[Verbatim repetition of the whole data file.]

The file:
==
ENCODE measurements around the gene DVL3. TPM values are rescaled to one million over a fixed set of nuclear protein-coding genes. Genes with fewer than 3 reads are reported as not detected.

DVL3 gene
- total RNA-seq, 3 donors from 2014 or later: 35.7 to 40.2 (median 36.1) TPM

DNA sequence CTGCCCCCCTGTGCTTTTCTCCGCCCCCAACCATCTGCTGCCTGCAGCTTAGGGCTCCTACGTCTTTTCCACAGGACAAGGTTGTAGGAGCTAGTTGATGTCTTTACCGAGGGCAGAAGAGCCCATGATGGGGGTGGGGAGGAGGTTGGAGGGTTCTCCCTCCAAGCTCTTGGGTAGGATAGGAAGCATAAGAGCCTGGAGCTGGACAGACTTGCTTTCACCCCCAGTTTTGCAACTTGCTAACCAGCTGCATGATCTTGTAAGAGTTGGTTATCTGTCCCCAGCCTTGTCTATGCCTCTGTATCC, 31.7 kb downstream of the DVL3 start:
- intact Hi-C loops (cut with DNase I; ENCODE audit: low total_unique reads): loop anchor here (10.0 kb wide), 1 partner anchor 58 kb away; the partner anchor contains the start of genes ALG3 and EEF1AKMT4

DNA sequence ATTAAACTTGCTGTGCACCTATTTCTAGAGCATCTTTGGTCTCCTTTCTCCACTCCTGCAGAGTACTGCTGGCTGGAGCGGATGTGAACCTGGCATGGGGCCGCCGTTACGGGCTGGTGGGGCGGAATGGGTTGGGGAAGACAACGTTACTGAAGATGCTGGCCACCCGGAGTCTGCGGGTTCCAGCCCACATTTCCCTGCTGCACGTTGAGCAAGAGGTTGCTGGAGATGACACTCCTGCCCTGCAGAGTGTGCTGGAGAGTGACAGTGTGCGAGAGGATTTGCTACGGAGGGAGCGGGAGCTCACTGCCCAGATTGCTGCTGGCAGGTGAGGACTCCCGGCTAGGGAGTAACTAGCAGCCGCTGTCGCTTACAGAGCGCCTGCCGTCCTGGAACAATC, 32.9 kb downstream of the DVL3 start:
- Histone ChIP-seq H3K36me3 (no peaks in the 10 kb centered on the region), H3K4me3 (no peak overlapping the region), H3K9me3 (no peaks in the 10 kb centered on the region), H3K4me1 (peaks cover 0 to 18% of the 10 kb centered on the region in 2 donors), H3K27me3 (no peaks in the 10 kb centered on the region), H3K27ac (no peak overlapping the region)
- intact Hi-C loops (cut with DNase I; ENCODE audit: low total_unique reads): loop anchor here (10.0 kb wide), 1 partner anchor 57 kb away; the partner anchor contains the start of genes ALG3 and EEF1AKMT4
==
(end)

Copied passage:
ENCODE measurements around the gene DVL3. TPM values are rescaled to one million over a fixed set of nuclear protein-coding genes. Genes with fewer than 3 reads are reported as not detected.

DVL3 gene
- total RNA-seq, 3 donors from 2014 or later: 35.7 to 40.2 (median 36.1) TPM

DNA sequence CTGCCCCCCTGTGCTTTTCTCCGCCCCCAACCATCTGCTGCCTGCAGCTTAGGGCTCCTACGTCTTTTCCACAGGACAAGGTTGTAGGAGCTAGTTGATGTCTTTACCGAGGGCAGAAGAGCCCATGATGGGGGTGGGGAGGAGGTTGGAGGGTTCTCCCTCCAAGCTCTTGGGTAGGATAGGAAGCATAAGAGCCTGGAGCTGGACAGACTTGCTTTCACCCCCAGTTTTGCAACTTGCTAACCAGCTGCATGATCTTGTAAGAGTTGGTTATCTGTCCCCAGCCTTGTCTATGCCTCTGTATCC, 31.7 kb downstream of the DVL3 start:
- intact Hi-C loops (cut with DNase I; ENCODE audit: low total_unique reads): loop anchor here (10.0 kb wide), 1 partner anchor 58 kb away; the partner anchor contains the start of genes ALG3 and EEF1AKMT4

DNA sequence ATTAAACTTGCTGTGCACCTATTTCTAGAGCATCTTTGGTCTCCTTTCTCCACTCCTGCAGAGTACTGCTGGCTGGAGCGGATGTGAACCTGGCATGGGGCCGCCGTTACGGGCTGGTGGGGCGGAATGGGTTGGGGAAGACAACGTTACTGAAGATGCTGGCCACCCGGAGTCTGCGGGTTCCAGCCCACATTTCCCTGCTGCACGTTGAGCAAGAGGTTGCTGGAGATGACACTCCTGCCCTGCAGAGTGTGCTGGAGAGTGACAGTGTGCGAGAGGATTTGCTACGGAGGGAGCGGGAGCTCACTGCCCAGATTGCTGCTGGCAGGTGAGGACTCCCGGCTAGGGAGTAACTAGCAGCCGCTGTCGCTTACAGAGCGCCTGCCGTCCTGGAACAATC, 32.9 kb downstream of the DVL3 start:
- Histone ChIP-seq H3K36me3 (no peaks in the 10 kb centered on the region), H3K4me3 (no peak overlapping the region), H3K9me3 (no peaks in the 10 kb centered on the region), H3K4me1 (peaks cover 0 to 18% of the 10 kb centered on the region in 2 donors), H3K27me3 (no peaks in the 10 kb centered on the region), H3K27ac (no peak overlapping the region)
- intact Hi-C loops (cut with DNase I; ENCODE audit: low total_unique reads): loop anchor here (10.0 kb wide), 1 partner anchor 57 kb away; the partner anchor contains the start of genes ALG3 and EEF1AKMT4